By BETO HOYOS
Pima Community College has always been a place where students can showcase their talents and abilities. PCC is working to expand opportunities by adding an adaptive athletics program.
The provost’s office, disabled student resources and the athletic department are working on the project.
Dolores Durán-Cerda, senior assistant to the provost, said an adaptive athletics program would be great for both the Tucson community and the college but implementation is a lengthy process.
“Getting enough people interested and raising more money are the first things that need happen,” Durán-Cerda said.
PCC program specialist Gabe Nyrkkanen said the college is gauging community support.
“The big thing we need to find out is if the community is interested in this,” Nyrkkanen said. “We have to make sure there’s buy-in.”
On Nov. 25, the college hosted four Paralympic athletes from Tucson for a panel discussion and documentary screening at the Downtown Campus.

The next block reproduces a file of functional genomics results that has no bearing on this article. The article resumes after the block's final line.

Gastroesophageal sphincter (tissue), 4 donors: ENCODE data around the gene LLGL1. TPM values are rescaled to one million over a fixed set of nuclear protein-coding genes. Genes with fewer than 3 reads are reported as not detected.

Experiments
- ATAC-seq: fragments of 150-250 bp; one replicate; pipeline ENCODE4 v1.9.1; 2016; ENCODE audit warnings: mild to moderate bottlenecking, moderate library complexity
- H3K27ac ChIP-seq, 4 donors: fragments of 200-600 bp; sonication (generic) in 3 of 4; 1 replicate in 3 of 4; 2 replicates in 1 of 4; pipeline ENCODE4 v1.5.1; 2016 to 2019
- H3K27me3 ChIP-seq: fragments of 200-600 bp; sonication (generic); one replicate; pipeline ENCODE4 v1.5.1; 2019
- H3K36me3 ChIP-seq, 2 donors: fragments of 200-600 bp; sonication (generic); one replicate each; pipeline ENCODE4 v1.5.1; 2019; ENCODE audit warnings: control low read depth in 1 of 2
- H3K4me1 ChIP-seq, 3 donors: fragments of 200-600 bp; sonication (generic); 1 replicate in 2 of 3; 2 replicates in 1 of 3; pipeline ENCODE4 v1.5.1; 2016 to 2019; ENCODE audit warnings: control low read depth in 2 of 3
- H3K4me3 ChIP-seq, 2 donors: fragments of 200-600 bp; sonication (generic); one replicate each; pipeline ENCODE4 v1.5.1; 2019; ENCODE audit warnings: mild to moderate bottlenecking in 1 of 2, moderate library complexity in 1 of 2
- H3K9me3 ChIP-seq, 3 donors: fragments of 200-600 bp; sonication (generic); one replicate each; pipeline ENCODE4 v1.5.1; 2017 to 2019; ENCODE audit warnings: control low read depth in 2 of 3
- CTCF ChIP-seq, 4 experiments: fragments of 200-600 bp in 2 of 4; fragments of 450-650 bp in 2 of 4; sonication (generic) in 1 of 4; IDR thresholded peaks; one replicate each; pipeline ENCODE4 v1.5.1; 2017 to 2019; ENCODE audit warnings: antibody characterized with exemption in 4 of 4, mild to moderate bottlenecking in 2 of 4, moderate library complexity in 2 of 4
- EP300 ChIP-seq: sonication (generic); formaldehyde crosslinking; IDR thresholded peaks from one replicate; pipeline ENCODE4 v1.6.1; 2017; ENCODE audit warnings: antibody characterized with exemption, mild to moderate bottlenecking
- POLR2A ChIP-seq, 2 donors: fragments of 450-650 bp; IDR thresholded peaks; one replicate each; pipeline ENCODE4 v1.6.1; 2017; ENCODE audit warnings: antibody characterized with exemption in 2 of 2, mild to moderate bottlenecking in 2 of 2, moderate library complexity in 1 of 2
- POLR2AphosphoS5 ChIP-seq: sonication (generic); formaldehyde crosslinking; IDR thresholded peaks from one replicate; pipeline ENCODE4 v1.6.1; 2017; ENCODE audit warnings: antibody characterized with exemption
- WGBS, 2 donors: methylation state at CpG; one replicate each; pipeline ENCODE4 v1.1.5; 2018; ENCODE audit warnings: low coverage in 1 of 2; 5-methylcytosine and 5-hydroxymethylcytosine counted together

The Team USA athletes included former PCC student Derrick Helton and Chad Cohn from the U.S. Wheelchair Rugby team.
University of Arizona student Jennifer Poist from the U.S. Wheelchair Basketball team and Jenny Goeckel from the U.S. Wheelchair Track and Field team also attended.
The Paralympians discussed the benefits and demands of adaptive athletics.
The discussion followed a screening of the Academy Award-nominated “Murderball,” a documentary about the USA Wheelchair Rugby team’s pursuit of the 2004 Paralympics gold medal.
“These individuals are inspiring because of the work and dedication they have invested into their craft,” Durán-Cerda said.
If PCC implements an adaptive athletics program, it would become the first community college in the country to do so, Nyrkkanen said.
A few universities offer adaptive athletics, including the University of Arizona. The UA program offers men’s and women’s wheelchair basketball, quad rugby, tennis, track and road racing.
“The UA probably has the best program, and other good programs are in Texas and Alabama,” Poist said.
Pima’s program would need to fit practices and game scheduling in with already-existing sports.
“It could be like a student club, so there could be more leeway,” Durán-Cerda said.
“If it grows, then it’ll be an evolutionary thing,” Nyrkkanen added.